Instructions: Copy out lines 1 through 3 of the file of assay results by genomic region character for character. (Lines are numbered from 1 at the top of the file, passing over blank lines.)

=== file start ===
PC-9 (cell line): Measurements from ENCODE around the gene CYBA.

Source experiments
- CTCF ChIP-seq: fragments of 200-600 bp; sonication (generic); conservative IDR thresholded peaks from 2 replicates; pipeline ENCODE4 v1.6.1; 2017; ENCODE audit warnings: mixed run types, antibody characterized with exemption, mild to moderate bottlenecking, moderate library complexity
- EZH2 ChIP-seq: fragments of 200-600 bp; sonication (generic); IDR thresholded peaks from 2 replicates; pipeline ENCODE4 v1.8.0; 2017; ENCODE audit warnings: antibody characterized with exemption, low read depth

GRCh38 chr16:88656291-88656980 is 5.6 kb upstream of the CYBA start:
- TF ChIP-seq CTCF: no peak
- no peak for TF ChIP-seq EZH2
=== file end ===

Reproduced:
PC-9 (cell line): Measurements from ENCODE around the gene CYBA.

Source experiments
- CTCF ChIP-seq: fragments of 200-600 bp; sonication (generic); conservative IDR thresholded peaks from 2 replicates; pipeline ENCODE4 v1.6.1; 2017; ENCODE audit warnings: mixed run types, antibody characterized with exemption, mild to moderate bottlenecking, moderate library complexity